Some are really working for humanity is these crises there are some who shut their business and took pause. A doctor in Mumbai has shut his clinic for an indefinite period after an Italy returnee who came to him for medical advice later tested positive for the novel Coronavirus. There are many physicians who shut down their shops for long time. The beauty parlors are shuts, no saloons or barber shops operational. Spa. Wellness centers to all luxury places already shut but basic medical services too are closed down by the doctors.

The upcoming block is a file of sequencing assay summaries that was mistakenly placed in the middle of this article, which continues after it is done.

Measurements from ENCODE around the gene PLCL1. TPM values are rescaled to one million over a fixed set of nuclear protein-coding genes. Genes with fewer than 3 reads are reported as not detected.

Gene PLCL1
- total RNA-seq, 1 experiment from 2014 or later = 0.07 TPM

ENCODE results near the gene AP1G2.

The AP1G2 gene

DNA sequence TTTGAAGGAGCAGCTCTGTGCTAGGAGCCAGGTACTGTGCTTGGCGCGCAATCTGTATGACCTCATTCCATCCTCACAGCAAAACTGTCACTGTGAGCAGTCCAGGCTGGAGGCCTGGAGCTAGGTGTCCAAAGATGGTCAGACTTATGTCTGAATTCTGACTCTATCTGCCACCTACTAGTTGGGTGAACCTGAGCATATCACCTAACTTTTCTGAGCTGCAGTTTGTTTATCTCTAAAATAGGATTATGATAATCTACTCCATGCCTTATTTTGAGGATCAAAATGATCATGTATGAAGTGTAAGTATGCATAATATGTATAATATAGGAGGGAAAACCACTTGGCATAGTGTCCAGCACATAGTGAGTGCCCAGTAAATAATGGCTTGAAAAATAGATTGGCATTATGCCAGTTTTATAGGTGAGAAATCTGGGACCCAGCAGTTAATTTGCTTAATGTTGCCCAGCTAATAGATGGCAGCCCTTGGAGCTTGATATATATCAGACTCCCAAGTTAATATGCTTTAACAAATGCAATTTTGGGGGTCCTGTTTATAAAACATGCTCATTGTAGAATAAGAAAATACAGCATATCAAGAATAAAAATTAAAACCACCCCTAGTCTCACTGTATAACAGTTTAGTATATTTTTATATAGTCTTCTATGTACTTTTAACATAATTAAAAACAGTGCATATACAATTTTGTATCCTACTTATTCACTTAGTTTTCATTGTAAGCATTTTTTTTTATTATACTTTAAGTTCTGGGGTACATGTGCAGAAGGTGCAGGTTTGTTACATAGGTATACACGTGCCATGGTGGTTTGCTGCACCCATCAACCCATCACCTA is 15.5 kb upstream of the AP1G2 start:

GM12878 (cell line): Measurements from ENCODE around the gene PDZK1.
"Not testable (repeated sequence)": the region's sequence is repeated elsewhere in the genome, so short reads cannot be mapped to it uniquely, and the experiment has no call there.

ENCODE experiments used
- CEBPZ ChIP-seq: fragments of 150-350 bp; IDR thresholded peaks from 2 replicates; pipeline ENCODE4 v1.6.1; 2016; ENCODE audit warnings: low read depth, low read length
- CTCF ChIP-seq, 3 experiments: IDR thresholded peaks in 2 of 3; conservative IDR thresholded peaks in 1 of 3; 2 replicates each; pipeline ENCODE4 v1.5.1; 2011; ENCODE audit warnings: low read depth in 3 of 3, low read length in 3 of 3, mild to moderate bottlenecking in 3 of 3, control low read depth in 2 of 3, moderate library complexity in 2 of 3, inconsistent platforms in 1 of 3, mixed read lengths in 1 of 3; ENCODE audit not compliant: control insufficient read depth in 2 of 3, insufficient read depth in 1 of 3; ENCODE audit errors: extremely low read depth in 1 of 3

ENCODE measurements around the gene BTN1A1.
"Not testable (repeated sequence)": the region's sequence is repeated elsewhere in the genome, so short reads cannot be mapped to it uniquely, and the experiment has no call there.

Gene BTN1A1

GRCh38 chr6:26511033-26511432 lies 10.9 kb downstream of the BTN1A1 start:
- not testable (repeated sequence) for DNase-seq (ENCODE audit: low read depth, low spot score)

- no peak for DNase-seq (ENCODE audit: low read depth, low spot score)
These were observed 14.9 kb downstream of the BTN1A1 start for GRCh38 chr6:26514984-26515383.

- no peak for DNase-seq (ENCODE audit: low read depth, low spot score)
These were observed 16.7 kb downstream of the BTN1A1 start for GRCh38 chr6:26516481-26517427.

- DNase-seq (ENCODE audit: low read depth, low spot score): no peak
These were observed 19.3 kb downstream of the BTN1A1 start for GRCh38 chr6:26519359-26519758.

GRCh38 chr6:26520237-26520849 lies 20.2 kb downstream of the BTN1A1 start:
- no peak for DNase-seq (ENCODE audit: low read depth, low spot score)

Banks too have offered door to door services for people those are in need of money. Courts and police stations are functional, but crime rate has drastically gone down. At the same time there is less pollution in Mumbai. With lock down livelihood is challenge for small business groups, where are rich and government employees are at peace because they have paid leaves to celebrate. Travel industry collapsed, aviation to railway all are in losses. There are some gains but greater losses too. Temples and other worship places are closed. God is also kept quarantined, only communication among people is cellphone and internet. Well! If you can’t go out go with in you and use this time for better yourself.